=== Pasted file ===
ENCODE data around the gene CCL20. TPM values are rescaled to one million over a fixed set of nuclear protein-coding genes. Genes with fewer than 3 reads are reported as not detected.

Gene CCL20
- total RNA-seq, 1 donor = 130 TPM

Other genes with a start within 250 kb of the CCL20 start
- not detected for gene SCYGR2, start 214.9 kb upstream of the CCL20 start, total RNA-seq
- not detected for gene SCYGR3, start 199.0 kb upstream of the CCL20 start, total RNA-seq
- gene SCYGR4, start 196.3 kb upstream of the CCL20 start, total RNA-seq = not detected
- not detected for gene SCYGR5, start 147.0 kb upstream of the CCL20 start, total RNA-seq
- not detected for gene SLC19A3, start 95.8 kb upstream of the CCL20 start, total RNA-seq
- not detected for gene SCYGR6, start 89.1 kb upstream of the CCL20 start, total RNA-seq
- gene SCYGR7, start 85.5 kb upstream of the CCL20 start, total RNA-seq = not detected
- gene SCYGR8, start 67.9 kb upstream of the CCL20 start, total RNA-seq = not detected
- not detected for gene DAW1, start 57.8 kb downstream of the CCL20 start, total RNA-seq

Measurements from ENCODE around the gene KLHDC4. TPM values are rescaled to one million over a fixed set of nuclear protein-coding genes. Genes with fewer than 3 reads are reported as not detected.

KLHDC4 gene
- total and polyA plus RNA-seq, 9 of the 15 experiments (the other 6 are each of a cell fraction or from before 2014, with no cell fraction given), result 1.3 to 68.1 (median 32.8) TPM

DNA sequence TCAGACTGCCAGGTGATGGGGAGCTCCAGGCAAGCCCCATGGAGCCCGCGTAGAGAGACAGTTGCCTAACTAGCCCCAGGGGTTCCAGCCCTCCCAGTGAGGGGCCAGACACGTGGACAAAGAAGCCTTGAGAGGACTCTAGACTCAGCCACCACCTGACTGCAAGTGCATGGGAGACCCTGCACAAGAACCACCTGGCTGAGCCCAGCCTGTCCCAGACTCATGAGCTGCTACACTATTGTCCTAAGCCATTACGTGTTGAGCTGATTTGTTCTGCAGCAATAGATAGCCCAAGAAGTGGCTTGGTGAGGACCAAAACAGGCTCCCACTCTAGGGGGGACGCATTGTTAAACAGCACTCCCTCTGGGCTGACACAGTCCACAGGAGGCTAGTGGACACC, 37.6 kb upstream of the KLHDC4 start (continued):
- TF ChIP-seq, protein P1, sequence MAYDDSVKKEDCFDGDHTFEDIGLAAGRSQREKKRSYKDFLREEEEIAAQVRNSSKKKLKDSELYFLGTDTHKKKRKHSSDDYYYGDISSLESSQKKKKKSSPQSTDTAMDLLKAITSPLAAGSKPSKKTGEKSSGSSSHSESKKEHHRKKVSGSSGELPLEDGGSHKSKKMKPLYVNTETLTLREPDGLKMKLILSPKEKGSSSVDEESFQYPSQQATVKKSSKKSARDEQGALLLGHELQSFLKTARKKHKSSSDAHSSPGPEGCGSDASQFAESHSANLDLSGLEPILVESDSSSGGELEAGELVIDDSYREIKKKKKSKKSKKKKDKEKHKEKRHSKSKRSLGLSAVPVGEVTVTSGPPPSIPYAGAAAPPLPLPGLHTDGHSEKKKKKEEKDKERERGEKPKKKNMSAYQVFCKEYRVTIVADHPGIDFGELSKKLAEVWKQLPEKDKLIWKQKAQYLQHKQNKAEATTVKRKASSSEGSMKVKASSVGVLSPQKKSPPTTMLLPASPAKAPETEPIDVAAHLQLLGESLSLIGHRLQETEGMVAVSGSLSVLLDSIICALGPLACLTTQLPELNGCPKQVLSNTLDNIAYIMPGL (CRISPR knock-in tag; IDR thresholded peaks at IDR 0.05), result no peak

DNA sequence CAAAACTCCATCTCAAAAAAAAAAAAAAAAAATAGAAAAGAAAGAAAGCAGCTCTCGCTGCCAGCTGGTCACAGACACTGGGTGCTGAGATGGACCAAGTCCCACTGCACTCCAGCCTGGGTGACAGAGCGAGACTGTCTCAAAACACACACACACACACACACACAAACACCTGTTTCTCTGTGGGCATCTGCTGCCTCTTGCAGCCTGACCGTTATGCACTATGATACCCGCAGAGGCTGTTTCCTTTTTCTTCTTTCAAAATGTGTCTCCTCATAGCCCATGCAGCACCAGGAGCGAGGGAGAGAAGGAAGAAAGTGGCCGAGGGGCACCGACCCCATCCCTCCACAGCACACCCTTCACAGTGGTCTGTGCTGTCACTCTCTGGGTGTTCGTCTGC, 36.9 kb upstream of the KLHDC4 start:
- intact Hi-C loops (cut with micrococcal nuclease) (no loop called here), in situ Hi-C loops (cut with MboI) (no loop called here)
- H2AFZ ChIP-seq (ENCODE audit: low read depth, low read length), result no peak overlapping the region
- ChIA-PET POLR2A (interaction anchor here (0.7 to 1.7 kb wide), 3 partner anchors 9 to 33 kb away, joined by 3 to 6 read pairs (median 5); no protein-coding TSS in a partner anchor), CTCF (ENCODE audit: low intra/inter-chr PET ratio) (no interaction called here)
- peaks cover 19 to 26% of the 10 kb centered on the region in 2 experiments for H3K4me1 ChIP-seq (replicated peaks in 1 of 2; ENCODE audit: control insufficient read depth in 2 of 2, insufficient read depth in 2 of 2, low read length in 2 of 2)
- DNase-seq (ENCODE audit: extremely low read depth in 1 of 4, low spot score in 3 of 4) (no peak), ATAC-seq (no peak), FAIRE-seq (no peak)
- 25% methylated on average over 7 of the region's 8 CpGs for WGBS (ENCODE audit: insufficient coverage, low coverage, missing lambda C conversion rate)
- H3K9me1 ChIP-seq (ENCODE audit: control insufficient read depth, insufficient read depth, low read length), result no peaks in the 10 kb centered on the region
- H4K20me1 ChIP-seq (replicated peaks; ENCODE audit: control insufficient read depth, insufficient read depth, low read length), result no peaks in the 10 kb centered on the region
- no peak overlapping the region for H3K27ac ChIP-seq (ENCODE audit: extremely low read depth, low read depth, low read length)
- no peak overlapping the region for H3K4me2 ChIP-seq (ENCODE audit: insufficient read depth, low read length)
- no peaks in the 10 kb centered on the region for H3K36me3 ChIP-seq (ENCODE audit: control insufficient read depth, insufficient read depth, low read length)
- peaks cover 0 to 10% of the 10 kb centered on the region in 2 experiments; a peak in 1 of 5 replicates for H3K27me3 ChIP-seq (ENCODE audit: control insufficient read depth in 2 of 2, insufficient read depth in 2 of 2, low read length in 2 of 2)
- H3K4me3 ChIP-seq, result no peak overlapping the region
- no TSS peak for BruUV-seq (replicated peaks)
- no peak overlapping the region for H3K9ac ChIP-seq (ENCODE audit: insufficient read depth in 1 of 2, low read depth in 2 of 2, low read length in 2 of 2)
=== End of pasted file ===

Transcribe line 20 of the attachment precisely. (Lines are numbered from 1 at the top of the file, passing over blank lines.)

- intact Hi-C loops (cut with micrococcal nuclease) (no loop called here), in situ Hi-C loops (cut with MboI) (no loop called here)